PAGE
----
Missing: Thousands of planets


This chart was assembled from data on the incomparable Extrasolar Planets Encyclopaedia , maintained and curated by the astronomer Jean Schneider. It depicts the 520 exoplanets detected between 1992 and 2010, divided up by detection technique. The accompanying data sheet includes a few notes and caveats about the assumptions I used to generate the chart. There's also an interactive version available.

Finding 520 planets in less than 20 years is an impressive testament to the skill of modern-day planet-hunters. And the rapid, recent acceleration of detections suggests that the next 20 years will see several thousands of additional planets added to our catalog. But given that there are hundreds of billions of stars in our galaxy alone, shouldn't we actually be finding more planets?

Let's assume that planets are an almost inevitable side effect of a star's formation from a collapsing cloud of gas and dust—a hypothesis that is less controversial by the day.

Now, there are still several ways for a star to be bereft of planets. A star can form simultaneously with one or more companion stars, and the group will be collectively bound together by its own gravity; in this case, the gravitational interactions of the stars may disrupt planet formation. Similarly, the gravitational nudge of a passing star could scatter planets from around their sun, casting them away forever into the inky void. Gravitational nudges could also make planets fall into their host stars, the planets' constituent atoms lending a dirty sheen to the surfaces of their suns, like oil slicks on oceans. These and other planet-stripping scenarios are unavoidable occurrences in the universe, so not all stars have planets, but it's still a good bet that most do.

Standing beneath a pristine night sky in the northern hemisphere, an unaided human can, at best, see perhaps 2,500 stars. Another 2,500 or so can be seen in the skies above the southern hemisphere. These ~5,000 stars are visible by virtue of their being very bright or very close to us, so that they flood our eyes with photons, particles of light.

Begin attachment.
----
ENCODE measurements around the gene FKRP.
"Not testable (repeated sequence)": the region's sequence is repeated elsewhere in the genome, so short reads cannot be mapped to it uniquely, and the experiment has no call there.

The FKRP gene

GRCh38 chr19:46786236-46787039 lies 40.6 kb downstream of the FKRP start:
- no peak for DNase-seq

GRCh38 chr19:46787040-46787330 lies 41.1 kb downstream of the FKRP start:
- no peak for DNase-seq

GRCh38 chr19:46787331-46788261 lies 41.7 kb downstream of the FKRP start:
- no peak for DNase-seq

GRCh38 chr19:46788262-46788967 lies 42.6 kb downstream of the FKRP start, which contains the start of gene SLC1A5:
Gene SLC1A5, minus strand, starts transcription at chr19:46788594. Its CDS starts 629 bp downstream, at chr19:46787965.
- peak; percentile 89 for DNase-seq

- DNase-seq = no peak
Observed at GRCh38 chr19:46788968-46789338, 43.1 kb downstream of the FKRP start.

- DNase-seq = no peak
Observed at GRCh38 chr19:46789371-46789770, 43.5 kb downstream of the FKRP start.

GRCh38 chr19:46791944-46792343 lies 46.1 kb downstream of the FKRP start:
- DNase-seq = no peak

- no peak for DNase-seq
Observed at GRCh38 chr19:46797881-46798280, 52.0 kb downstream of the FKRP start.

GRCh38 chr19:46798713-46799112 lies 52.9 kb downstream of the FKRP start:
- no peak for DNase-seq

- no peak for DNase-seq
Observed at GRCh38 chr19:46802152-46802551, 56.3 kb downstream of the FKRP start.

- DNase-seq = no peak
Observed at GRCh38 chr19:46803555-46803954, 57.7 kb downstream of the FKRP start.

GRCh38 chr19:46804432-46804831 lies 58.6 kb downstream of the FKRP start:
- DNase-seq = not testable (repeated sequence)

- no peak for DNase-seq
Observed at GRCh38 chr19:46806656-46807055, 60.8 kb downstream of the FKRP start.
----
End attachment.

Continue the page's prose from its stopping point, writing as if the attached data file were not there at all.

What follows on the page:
Photons are like currency for astronomers: In general, the more you have, the more you can do. Consequently, the stars we can see with the naked eye on a dark night are, on balance, the easiest for astronomers to study. So if most of these stars have planets, and the stars are so easy to observe, why are there only 500-odd exoplanets known today, and less than 100 known around naked-eye stars, rather than 5,000 or more?

The answer comes in three parts: First, just as there are more small pebbles than giant boulders in the world, small planets are probably far more common than the large ones that are easier to detect.

Second, we haven't been looking long enough or hard enough to detect all these smaller planets around nearby stars; the first exoplanets were only discovered in 1992, and only in the past couple of years have we gained the capability to reliably detect tinier, more prevalent worlds.

Finally, and most importantly, each detection method we use has its own unique observational biases that can blind it to the presence of exoplanets large and small.

It's been my experience that most misunderstandings of exoplanetary discoveries are caused by a lack of familiarity with the capabilities and limitations of each detection method. If you want to be savvy about the search for life beyond our solar system, if you want to be immune against exoplanetary hype and flim-flam, then you need to know the basics of how astronomers find planets in the first place. Tune in tomorrow for a beginner's guide to planet hunting!



  1. [Given that we think there are thousands of extrasolar planets out there in the universe,] “shouldn’t we actually be finding more planets?”

    The limitation isn’t the number of planets out there to be found, its the time our current methods take to find them, and the number of telescopes and other resources we’re using to do it. If you think you know a faster way to find them, maybe you should be an astronomy professor instead of a journalist.

    1. People who comment without reading past the jump, and hence misinterpret it completely, are delightful in a schadenfreudetastic kind of a way.

      1. But if he’d stopped to actually read the article, then he wouldn’t have been able to post so early. Getting that coveted “First” post requires dedication that slacker posters like us just can’t understand.